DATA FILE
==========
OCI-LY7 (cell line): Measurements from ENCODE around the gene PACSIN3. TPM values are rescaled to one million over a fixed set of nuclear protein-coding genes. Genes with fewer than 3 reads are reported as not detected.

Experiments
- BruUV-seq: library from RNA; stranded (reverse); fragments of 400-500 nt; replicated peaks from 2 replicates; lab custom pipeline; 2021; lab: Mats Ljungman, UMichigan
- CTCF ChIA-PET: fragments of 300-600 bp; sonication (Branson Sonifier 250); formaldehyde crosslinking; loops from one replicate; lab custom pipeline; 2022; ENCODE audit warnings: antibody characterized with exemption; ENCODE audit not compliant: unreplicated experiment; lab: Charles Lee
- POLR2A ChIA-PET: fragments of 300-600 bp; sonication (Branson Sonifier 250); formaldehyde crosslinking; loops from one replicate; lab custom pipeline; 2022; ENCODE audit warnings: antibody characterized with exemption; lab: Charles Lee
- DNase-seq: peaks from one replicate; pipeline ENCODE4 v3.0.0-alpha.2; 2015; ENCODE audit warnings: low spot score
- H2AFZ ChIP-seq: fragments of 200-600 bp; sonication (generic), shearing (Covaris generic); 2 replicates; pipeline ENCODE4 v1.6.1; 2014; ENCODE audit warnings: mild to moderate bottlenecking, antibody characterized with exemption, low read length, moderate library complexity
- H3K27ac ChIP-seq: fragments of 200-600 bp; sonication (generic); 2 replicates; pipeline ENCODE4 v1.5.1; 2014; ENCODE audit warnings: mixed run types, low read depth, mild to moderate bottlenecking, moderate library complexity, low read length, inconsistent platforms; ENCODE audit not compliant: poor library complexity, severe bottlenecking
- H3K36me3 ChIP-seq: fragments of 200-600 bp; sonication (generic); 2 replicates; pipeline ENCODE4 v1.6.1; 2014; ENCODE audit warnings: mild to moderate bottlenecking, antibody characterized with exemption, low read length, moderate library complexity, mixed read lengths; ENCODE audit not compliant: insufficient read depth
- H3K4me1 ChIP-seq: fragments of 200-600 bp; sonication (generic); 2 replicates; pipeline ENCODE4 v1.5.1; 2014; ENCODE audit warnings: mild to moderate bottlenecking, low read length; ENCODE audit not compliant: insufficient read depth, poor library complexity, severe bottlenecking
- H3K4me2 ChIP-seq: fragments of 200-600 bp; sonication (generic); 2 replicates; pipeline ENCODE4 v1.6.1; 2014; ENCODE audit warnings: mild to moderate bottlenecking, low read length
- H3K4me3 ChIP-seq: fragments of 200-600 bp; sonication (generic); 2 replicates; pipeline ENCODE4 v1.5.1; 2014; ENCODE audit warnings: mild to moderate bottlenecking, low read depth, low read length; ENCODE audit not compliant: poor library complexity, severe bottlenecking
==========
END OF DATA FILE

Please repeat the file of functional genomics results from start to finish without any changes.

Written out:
OCI-LY7 (cell line): Measurements from ENCODE around the gene PACSIN3. TPM values are rescaled to one million over a fixed set of nuclear protein-coding genes. Genes with fewer than 3 reads are reported as not detected.

Experiments
- BruUV-seq: library from RNA; stranded (reverse); fragments of 400-500 nt; replicated peaks from 2 replicates; lab custom pipeline; 2021; lab: Mats Ljungman, UMichigan
- CTCF ChIA-PET: fragments of 300-600 bp; sonication (Branson Sonifier 250); formaldehyde crosslinking; loops from one replicate; lab custom pipeline; 2022; ENCODE audit warnings: antibody characterized with exemption; ENCODE audit not compliant: unreplicated experiment; lab: Charles Lee
- POLR2A ChIA-PET: fragments of 300-600 bp; sonication (Branson Sonifier 250); formaldehyde crosslinking; loops from one replicate; lab custom pipeline; 2022; ENCODE audit warnings: antibody characterized with exemption; lab: Charles Lee
- DNase-seq: peaks from one replicate; pipeline ENCODE4 v3.0.0-alpha.2; 2015; ENCODE audit warnings: low spot score
- H2AFZ ChIP-seq: fragments of 200-600 bp; sonication (generic), shearing (Covaris generic); 2 replicates; pipeline ENCODE4 v1.6.1; 2014; ENCODE audit warnings: mild to moderate bottlenecking, antibody characterized with exemption, low read length, moderate library complexity
- H3K27ac ChIP-seq: fragments of 200-600 bp; sonication (generic); 2 replicates; pipeline ENCODE4 v1.5.1; 2014; ENCODE audit warnings: mixed run types, low read depth, mild to moderate bottlenecking, moderate library complexity, low read length, inconsistent platforms; ENCODE audit not compliant: poor library complexity, severe bottlenecking
- H3K36me3 ChIP-seq: fragments of 200-600 bp; sonication (generic); 2 replicates; pipeline ENCODE4 v1.6.1; 2014; ENCODE audit warnings: mild to moderate bottlenecking, antibody characterized with exemption, low read length, moderate library complexity, mixed read lengths; ENCODE audit not compliant: insufficient read depth
- H3K4me1 ChIP-seq: fragments of 200-600 bp; sonication (generic); 2 replicates; pipeline ENCODE4 v1.5.1; 2014; ENCODE audit warnings: mild to moderate bottlenecking, low read length; ENCODE audit not compliant: insufficient read depth, poor library complexity, severe bottlenecking
- H3K4me2 ChIP-seq: fragments of 200-600 bp; sonication (generic); 2 replicates; pipeline ENCODE4 v1.6.1; 2014; ENCODE audit warnings: mild to moderate bottlenecking, low read length
- H3K4me3 ChIP-seq: fragments of 200-600 bp; sonication (generic); 2 replicates; pipeline ENCODE4 v1.5.1; 2014; ENCODE audit warnings: mild to moderate bottlenecking, low read depth, low read length; ENCODE audit not compliant: poor library complexity, severe bottlenecking